Although today’s news seems to be mainly about Donald Trump and Mitt Romney (who?) dissing each other, there are still other players in the presidential race.
We reported that Ben Carson was not going to be in tonight’s debate, and now, the other shoe has fallen, and he says he will speak tomorrow about getting out altogether. That’s what Cruz has been asking for—to get everyone else out, so it will be a one-on-one race between Trump and Cruz.
As we’ve also said elsewhere, that would defeat the “divide-and-conquer” approach, to have each candidate get as many delegates as possible, so that there would have to be an “open” or “brokered” convention. If no one wins on the first ballot, anything could happen.
However, on Super Tuesday night, Cruz said that “anyone who hasn’t won a state” should get out. He obviously didn’t know that Rubio would win Minnesota. It was meant as code to Rubio.
The Daily Intelligencer is reporting that Cruz is now asking, point-blank, that Rubio get out.
On Wednesday night, Cruz tried a new strategy to convince Rubio to drop out, revealing that he definitely would have quit if he hadn’t won in Texas. “Listen, everyone recognizes Donald Trump is a unique phenomenon. And we were encouraged by internal numbers, but you know, I asked the team what do we do if we lose Texas?” Cruz told reporters in Kansas. “And we had reached the conclusion, if we had lost Texas, that would’ve been the end of the road.”
Of course, that highlights another Cruz technique—coulda, shoulda, woulda. AFTER he won Texas, he claims that he would have gotten out of the race if he had lost Texas. Yeah. We’re sure.
But despite the rancor, the National Review, which gave a whole issue to trashing Trump, now thinks it’s time to add Cruz and Rubio together, to see if they can build a big enough straw man to beat The Donald:
Like many others, I have been deeply disturbed by the rise of Donald Trump to become the front-runner for the GOP nomination. As I explained in USAToday, I view him as a threat to the very idea of constitutionally limited government. Because of this, I propose the formation of a new American Constitution party to serve as a lifeboat in which Americans — conservatives, constitutionalists, and others who cannot support the Democratic nominee — can take refuge. Such a party would either win outright, win in the House of Representatives after no candidate secures an electoral majority, or lose but deny Trump the chance to remake the Republican party in his own image. Call this Plan B.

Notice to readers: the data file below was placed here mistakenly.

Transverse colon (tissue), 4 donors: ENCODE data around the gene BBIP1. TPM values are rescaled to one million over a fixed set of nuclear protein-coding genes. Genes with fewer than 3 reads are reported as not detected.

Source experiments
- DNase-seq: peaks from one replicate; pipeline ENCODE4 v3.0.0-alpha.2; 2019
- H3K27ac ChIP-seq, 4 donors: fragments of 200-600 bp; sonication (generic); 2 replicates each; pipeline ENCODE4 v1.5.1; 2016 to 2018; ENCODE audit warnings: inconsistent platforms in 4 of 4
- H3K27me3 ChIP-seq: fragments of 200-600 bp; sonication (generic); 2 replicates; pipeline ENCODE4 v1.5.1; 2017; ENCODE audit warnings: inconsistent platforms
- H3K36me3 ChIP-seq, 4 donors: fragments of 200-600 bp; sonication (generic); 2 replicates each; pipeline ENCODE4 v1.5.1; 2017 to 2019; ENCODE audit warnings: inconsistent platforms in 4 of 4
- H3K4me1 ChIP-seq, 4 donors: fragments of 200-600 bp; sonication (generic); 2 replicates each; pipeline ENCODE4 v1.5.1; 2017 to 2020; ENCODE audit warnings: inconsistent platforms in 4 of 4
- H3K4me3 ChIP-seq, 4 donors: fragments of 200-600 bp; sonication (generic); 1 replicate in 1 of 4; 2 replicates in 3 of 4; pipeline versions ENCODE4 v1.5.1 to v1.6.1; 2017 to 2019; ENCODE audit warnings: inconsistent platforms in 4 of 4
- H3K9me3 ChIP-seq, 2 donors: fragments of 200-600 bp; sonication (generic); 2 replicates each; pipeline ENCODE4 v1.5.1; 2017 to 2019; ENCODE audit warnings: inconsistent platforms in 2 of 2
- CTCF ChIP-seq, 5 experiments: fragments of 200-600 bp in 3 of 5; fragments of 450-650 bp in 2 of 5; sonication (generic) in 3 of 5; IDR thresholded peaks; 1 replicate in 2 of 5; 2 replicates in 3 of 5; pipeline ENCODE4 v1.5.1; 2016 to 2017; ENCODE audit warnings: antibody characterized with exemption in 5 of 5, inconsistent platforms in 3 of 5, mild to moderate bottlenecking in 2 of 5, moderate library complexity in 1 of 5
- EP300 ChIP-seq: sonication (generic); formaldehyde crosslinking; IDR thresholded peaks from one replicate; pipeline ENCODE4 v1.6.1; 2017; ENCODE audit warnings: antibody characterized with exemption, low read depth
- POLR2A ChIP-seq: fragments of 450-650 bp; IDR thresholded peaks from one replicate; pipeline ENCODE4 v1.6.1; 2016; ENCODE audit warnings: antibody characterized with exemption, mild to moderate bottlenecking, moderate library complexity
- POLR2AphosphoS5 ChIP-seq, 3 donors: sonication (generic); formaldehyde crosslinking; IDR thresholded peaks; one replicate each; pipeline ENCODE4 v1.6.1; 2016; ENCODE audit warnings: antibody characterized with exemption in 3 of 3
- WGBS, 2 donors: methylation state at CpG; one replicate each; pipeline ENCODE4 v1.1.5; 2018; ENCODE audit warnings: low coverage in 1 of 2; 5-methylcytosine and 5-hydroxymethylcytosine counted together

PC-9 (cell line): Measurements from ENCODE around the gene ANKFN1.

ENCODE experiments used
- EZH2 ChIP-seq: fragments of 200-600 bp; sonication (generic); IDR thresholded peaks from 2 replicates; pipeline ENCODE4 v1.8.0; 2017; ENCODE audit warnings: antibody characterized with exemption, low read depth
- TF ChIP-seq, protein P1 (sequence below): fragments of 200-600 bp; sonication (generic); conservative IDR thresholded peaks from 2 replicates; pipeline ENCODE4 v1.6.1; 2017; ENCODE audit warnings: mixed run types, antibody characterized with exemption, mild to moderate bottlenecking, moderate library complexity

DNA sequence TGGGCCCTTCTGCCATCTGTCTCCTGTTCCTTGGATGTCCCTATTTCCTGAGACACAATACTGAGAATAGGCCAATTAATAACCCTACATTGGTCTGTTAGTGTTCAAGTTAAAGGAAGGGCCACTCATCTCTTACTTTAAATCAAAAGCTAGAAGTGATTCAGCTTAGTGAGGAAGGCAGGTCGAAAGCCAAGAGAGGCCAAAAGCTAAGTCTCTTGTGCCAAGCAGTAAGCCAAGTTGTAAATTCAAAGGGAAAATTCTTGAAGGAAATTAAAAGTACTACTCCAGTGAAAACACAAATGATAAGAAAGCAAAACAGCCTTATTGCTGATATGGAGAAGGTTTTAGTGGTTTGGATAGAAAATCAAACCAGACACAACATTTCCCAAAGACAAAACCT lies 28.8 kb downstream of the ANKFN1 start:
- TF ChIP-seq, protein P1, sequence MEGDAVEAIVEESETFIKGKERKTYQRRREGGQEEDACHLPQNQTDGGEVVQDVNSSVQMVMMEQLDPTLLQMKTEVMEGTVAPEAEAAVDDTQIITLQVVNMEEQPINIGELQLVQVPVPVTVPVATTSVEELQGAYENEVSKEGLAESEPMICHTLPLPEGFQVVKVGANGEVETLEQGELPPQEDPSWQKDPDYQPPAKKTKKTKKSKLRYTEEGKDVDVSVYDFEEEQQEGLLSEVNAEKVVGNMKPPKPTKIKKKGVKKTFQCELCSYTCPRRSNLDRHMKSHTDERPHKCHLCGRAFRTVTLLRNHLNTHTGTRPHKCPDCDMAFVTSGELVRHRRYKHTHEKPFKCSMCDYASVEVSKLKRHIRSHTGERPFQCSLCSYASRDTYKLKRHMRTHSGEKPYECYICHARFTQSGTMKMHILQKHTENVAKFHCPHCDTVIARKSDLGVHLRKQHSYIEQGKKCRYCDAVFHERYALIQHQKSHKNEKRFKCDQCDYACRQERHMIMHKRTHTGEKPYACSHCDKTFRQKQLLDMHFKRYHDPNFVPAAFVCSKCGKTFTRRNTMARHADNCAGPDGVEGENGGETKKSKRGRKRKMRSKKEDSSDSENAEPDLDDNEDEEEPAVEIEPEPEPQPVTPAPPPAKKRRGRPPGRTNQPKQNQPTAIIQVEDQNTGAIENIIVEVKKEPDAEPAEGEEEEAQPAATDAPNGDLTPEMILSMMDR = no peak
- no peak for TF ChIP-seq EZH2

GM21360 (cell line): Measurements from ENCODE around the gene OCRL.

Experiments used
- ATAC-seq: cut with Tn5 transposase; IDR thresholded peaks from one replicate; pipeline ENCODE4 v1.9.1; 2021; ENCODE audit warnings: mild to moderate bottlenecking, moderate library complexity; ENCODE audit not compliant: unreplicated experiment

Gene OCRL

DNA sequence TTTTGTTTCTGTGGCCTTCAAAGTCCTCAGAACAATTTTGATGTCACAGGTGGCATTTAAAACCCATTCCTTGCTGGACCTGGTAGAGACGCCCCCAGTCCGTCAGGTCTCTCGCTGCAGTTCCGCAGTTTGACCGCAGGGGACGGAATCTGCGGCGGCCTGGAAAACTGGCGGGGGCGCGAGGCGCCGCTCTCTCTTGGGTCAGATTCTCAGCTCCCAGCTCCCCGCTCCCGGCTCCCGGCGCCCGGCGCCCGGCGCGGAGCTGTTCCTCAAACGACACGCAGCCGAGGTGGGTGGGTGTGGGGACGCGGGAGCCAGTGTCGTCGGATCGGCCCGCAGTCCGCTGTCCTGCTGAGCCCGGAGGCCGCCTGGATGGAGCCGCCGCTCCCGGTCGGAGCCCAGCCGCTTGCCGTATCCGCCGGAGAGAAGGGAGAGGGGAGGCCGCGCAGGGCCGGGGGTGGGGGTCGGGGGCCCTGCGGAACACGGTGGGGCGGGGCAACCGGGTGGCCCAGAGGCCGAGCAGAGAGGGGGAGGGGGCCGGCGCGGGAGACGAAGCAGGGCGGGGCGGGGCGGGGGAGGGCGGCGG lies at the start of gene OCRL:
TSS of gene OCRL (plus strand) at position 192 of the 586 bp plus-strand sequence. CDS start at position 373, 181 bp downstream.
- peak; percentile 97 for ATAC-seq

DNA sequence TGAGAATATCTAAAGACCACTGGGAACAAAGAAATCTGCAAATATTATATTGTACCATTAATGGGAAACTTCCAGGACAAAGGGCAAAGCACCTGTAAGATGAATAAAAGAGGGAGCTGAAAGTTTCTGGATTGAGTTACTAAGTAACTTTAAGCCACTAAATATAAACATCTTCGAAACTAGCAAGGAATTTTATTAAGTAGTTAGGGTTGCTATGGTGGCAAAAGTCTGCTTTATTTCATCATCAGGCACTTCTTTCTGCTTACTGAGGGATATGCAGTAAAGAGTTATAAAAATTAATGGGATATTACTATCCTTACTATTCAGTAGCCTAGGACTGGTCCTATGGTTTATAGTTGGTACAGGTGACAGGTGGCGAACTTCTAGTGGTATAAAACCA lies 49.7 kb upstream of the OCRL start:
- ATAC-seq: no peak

In the wake of Tuesday’s primary results, however, another and easier path to defeating Trump has arisen; it can be Plan A. It basically relies on the patriotism, good sense, and rational self-interest of two men: Ted Cruz and Marco Rubio. The plan is simple: Each candidate publicly pledges to support for president whichever of them has the most delegates to the Republican convention. In return, the winner will make the other one his running mate. . .
The beauty of this arrangement is that the primary voters would be the ones to decide which candidate will be at the top of the ticket. And voters could freely vote for their favorite with much less concern that failing to rally around the other would be helping Trump. Let Ted compete with Trump in the states with electorates like Texas, Iowa, Oklahoma, and Alaska. Let Marco compete with Trump in states with electorates like Florida and Minnesota. In short, let Ted be Ted. Let Marco be Marco. Let the most popular Republican win. And let Trump be defeated. Deal?
I think this is unlikely. When huge egos are involved, compromise is difficult. The party was split in 1976. President Ford offered a “co-presidency” with Ronald Reagan, offering him equal say in governing, but it fell apart, since each man wanted to be the top of the ticket. And we ended up with President Carter.
However, Reagan won in 1980, and that’s why a Cruz-Rubio or Rubio-Cruz ticket is so unlikely. Both men think they’ll come back next time, and win all the marbles, by themselves.